Toxic vapors seeping up from underneath Google buildings

“One of Silicon Valley’s dirty secrets is coming back to haunt Google with toxic vapors,” CBS San Francisco reports.

“TCE, or trichloroethylene vapors were detected at the company’s offices in Mountain View,” CBS SF reports. “Google’s buildings QD6, and QD7, which sit on North Whisman road sit on top of what used to be Fairchild Semiconductor, Intel, Raytheon, and other computer chip makers.”

“The EPA’s screening level for commercial buildings is 5 micrograms per cubic meter. Most of Google’s air sample stations in the two buildings detected TCE levels below 5 micrograms per cubic meter. But about a dozen stations reported readings from 5 to 30 micrograms per cubic meter. One station reported 120 micrograms per cubic meter. Air samples are collected over 8 to 10 hour span,” CBS SF reports. “It takes decades of TCE exposure at elevated levels to cause medical problems, according to the EPA.”

Read more in the full article here.

MacDailyNews Take: Mole holes.

[Thanks to MacDailyNews Reader “Dave8112” for the heads up.]


    1. I don’t like Google the company, but I do not harbor ill will towards Google employees. A toxic work environment is not a laughing matter, and I am sure that Google will take the necessary steps to remedy the problem.

      This is a wakeup call to everyone who feels that capitalism at any cost is the best answer. This is a wakeup call to those who believe that the environment will take anything that humankind can dish out with no consequences. This is a wakeup call to those extremists who continue to rant that all regulation is evil. We have to take care of the environment, even if the short term cost of doing so is higher than the most profitable and expedient course. The long term cost of ignoring the adverse environmental impacts from human activities may be incredibly costly – perhaps even unaffordable.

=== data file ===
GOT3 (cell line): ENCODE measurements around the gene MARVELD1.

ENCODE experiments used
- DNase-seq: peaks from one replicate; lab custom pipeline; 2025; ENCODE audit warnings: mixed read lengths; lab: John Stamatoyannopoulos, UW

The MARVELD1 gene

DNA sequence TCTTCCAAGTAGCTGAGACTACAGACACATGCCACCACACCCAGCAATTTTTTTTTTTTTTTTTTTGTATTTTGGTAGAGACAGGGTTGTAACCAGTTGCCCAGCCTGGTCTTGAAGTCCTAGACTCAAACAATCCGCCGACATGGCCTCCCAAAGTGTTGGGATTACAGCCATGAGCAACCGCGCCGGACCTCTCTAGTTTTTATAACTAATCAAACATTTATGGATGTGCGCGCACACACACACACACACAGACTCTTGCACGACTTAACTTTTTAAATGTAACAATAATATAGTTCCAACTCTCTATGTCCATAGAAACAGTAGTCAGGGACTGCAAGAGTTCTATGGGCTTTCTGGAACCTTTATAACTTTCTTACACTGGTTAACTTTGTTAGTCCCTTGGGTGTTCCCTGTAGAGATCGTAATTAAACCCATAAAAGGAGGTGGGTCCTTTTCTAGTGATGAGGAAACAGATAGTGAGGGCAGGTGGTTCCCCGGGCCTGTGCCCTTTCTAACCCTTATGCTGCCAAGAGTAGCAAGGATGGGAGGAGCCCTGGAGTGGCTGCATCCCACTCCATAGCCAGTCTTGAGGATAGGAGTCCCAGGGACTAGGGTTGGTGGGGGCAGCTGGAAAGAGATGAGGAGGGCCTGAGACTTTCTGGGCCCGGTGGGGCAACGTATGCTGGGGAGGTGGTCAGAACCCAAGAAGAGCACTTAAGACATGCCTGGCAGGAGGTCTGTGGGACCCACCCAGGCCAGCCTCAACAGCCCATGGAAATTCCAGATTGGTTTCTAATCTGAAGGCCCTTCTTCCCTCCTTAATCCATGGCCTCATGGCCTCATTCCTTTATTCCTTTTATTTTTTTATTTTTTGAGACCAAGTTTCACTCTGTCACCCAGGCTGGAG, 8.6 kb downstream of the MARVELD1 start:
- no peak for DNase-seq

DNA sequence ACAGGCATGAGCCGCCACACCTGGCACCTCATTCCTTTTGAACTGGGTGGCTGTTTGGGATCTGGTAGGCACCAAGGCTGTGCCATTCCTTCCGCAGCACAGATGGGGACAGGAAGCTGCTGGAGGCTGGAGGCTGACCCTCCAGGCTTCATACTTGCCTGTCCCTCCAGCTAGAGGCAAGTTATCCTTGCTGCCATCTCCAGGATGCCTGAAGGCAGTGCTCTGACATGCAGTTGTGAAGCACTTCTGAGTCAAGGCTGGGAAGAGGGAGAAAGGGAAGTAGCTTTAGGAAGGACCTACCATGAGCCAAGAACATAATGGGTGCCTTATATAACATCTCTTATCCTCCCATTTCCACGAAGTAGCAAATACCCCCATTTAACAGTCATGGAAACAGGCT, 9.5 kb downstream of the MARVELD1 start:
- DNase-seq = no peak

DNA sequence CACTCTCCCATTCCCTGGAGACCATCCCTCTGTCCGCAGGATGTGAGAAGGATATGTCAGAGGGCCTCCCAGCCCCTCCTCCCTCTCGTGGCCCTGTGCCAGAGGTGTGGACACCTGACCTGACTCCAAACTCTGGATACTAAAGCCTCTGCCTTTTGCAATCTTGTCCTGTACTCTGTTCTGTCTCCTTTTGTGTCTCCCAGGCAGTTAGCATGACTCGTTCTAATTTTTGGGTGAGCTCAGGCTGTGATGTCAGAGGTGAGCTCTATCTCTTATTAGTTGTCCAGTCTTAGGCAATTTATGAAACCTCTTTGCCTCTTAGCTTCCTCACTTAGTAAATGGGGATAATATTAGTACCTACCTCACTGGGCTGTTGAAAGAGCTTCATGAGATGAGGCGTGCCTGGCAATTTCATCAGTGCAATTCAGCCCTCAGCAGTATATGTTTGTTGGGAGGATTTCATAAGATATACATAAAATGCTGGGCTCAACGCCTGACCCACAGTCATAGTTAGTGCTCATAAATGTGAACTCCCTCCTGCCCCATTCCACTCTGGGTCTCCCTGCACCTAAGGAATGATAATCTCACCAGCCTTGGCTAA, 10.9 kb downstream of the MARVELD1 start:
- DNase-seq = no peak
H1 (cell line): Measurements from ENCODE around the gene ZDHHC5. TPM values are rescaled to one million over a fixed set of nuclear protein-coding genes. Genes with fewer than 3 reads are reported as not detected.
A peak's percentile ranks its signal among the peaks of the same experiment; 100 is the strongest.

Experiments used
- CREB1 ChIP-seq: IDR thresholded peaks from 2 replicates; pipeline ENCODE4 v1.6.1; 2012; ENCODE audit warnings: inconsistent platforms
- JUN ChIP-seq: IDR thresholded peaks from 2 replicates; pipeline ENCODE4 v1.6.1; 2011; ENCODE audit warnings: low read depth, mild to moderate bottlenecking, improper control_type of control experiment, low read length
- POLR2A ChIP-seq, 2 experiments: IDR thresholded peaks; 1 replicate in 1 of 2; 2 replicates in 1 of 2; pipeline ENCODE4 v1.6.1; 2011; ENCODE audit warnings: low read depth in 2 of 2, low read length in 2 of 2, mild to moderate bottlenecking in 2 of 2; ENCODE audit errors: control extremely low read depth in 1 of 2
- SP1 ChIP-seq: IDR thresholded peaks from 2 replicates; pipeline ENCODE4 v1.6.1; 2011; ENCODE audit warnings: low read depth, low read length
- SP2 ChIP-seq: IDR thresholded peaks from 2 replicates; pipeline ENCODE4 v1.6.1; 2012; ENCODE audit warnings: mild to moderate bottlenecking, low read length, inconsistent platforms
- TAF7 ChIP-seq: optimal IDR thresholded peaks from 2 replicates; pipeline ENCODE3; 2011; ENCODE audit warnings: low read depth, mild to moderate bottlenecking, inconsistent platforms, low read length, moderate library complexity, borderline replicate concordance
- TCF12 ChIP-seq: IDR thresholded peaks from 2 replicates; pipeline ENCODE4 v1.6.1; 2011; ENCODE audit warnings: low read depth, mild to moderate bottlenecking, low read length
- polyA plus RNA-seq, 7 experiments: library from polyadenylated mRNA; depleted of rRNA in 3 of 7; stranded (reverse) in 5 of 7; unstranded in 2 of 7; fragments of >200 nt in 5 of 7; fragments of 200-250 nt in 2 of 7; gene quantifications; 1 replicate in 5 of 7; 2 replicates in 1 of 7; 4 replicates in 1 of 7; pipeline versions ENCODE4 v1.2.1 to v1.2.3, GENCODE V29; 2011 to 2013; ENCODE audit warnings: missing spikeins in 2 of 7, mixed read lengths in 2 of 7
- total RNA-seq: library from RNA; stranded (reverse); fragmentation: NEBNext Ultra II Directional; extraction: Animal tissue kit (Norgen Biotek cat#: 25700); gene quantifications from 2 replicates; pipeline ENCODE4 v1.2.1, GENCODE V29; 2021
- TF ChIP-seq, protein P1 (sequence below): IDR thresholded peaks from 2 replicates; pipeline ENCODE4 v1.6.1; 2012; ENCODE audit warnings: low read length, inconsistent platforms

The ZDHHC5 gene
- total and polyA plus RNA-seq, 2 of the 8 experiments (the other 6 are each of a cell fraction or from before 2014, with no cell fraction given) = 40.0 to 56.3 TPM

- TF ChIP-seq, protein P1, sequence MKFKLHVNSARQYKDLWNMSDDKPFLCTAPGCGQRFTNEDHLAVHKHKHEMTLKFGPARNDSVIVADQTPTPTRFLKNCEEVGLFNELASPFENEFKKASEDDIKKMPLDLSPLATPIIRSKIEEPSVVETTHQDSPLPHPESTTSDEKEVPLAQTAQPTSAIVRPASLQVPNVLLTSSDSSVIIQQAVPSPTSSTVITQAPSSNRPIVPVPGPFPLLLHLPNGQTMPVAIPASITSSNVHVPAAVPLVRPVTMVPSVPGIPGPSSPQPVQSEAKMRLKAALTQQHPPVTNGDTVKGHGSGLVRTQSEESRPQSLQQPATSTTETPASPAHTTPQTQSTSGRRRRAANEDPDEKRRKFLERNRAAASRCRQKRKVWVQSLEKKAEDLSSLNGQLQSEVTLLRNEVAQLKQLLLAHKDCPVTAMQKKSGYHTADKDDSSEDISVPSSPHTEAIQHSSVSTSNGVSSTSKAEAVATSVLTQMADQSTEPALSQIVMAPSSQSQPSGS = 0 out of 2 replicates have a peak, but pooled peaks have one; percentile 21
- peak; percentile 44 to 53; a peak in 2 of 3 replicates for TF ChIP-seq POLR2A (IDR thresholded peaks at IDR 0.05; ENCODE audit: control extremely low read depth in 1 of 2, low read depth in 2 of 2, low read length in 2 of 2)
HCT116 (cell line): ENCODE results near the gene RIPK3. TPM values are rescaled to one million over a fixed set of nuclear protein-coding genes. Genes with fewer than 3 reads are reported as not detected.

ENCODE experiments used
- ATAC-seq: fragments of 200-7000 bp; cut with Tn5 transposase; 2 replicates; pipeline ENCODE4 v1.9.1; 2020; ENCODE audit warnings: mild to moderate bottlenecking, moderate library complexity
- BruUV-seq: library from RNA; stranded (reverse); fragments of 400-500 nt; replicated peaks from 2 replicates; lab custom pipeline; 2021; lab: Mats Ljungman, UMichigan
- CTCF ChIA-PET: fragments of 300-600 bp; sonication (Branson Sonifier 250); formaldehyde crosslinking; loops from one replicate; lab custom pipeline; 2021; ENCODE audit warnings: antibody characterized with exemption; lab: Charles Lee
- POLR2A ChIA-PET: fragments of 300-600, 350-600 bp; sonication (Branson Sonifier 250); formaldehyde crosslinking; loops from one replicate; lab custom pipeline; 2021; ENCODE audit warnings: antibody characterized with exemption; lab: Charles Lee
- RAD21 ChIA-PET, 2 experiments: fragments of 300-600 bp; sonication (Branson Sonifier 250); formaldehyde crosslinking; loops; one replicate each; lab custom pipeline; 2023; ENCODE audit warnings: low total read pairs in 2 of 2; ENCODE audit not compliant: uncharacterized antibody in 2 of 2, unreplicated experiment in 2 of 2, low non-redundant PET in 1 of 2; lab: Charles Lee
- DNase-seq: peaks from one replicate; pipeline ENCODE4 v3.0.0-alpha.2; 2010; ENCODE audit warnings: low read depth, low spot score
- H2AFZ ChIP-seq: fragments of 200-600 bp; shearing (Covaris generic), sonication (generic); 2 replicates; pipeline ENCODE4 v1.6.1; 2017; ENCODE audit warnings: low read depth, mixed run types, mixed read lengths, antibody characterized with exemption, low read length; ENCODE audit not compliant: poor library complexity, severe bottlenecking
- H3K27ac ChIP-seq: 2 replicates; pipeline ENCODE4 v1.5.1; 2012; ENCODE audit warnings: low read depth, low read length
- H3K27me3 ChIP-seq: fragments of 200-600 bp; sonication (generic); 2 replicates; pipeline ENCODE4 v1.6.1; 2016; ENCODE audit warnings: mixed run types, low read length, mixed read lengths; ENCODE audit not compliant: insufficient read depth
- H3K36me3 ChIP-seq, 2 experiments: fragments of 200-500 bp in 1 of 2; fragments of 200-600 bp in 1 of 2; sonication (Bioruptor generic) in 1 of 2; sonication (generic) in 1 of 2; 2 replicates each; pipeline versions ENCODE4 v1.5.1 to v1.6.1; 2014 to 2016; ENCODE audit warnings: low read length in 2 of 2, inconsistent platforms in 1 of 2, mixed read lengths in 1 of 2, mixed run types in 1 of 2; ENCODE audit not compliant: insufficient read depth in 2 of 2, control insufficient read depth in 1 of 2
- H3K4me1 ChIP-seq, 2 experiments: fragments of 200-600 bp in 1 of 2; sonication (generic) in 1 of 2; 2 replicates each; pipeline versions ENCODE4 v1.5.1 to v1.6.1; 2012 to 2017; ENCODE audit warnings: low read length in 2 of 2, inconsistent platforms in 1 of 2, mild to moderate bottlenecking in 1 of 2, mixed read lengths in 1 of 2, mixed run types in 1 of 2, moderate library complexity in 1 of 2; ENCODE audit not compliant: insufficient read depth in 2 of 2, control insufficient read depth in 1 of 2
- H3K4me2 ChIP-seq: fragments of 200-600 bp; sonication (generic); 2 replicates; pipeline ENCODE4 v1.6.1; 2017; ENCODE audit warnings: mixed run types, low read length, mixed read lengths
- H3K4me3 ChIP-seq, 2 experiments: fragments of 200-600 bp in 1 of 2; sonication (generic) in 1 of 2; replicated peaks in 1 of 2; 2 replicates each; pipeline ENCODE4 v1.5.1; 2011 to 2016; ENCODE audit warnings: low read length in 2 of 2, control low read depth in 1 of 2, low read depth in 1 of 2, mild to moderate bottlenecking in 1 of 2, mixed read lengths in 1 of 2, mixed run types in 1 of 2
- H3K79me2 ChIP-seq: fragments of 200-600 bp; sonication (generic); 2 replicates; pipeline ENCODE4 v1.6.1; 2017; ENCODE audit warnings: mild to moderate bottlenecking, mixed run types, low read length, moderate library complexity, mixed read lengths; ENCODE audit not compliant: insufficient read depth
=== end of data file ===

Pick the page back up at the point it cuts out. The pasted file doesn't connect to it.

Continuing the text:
1. I”m a little surprised that they are just finding this now. I’ve had friends working in the are of groundwater testing in Silicon Valley. Anyone buying property there has been acutely aware of this problem for years. I’m sure the ground was drilled and tested extensively before the building went up. Perhaps some TCE bubbled up from deeper than expected or drifted in from a neighboring property.

        Roughly speaking, how this came about is that fifty, sixty years ago when the industry was starting there was much less awareness about the dumping of toxic chemicals. Some were deliberately dumped, others leaked by accident from rusty tanks or broken pipes. The companies responsible are often gone but we still have to deal with their legacy.

        1. Exactly so. In fact, across 101 where their main campus sits is where a lot of hogs and cows were quartered on their way to the slaughterhouse. There was also a tire dump on Charleston that caught fire in the early 80s, burned for days. When growing up our scout troop would do a fertilizer day at the church that sponsored us – dads with pickups and we scouts would get free manure at the dairy farm on Whisman. I’m surprised the methane hasn’t been a problem.

  1. Known effects from TCE exposure are lower sex drive and fertility (not to mention the more fatal ones)

    Wasn’t Brin talking about emasculation at TED? Think we found why he’s feeling insecure.

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